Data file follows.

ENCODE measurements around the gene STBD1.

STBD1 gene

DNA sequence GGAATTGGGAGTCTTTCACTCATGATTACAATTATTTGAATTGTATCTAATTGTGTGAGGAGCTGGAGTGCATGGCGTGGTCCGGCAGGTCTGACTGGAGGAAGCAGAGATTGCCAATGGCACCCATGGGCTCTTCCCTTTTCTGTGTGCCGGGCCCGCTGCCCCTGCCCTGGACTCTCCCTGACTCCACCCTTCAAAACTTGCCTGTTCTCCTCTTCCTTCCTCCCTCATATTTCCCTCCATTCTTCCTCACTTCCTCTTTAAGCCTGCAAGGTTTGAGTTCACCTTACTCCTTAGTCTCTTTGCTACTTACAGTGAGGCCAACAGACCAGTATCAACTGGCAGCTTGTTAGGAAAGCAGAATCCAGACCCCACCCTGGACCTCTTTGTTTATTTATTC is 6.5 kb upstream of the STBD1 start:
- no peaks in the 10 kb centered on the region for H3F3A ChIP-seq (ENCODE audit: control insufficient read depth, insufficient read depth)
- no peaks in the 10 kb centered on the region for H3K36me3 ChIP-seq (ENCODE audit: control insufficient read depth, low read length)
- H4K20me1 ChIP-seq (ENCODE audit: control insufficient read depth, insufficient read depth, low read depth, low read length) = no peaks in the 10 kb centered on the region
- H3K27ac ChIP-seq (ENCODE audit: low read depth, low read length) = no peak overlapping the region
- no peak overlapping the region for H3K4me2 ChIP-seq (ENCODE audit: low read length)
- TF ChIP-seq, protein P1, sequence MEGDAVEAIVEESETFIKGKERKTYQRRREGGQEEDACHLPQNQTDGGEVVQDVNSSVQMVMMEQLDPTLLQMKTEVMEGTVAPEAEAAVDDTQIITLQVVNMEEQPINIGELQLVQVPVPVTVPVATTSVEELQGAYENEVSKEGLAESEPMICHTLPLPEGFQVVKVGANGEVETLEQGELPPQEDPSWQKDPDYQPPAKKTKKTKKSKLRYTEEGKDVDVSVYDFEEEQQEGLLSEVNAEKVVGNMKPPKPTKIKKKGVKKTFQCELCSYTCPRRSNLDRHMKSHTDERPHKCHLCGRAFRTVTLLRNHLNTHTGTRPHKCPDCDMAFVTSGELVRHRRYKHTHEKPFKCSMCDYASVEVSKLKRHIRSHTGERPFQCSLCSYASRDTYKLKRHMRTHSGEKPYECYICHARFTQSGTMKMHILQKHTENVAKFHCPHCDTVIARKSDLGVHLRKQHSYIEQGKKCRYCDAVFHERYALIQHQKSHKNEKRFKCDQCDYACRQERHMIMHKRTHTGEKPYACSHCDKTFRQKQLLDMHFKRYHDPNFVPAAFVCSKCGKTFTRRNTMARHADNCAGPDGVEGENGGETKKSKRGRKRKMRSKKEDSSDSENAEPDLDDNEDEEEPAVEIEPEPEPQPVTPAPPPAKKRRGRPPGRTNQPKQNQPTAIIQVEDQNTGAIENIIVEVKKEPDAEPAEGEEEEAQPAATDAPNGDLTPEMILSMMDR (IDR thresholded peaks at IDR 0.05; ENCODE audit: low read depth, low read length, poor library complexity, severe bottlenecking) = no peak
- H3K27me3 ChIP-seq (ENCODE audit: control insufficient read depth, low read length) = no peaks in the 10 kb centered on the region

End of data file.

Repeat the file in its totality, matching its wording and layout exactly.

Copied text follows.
ENCODE measurements around the gene STBD1.

STBD1 gene

DNA sequence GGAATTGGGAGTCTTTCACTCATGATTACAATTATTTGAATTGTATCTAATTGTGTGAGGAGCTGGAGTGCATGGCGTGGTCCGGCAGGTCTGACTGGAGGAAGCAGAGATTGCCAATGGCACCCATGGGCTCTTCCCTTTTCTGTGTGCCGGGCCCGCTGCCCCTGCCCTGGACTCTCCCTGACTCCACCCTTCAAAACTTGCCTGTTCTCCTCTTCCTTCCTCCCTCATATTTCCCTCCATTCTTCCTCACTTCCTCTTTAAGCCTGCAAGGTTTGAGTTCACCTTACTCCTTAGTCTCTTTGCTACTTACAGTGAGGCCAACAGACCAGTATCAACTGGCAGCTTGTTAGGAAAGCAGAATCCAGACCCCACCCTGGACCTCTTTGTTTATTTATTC is 6.5 kb upstream of the STBD1 start:
- no peaks in the 10 kb centered on the region for H3F3A ChIP-seq (ENCODE audit: control insufficient read depth, insufficient read depth)
- no peaks in the 10 kb centered on the region for H3K36me3 ChIP-seq (ENCODE audit: control insufficient read depth, low read length)
- H4K20me1 ChIP-seq (ENCODE audit: control insufficient read depth, insufficient read depth, low read depth, low read length) = no peaks in the 10 kb centered on the region
- H3K27ac ChIP-seq (ENCODE audit: low read depth, low read length) = no peak overlapping the region
- no peak overlapping the region for H3K4me2 ChIP-seq (ENCODE audit: low read length)
- TF ChIP-seq, protein P1, sequence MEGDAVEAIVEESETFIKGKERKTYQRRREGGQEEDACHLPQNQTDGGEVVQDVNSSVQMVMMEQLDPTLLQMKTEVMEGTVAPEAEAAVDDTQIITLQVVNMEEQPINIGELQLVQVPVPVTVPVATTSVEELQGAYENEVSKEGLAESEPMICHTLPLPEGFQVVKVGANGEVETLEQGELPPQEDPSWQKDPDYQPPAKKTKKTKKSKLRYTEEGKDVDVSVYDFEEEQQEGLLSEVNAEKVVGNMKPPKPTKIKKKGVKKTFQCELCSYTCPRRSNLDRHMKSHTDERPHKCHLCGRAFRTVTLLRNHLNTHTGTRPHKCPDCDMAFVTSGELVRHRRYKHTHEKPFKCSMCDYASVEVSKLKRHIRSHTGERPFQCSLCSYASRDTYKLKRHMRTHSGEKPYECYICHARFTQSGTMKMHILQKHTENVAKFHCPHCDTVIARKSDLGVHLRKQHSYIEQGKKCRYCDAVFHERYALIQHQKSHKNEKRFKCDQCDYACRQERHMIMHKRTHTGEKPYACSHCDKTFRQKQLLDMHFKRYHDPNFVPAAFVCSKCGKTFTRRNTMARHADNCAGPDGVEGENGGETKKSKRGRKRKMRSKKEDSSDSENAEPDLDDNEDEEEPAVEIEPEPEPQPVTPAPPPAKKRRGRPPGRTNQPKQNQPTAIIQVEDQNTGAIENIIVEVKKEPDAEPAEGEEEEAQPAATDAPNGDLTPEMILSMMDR (IDR thresholded peaks at IDR 0.05; ENCODE audit: low read depth, low read length, poor library complexity, severe bottlenecking) = no peak
- H3K27me3 ChIP-seq (ENCODE audit: control insufficient read depth, low read length) = no peaks in the 10 kb centered on the region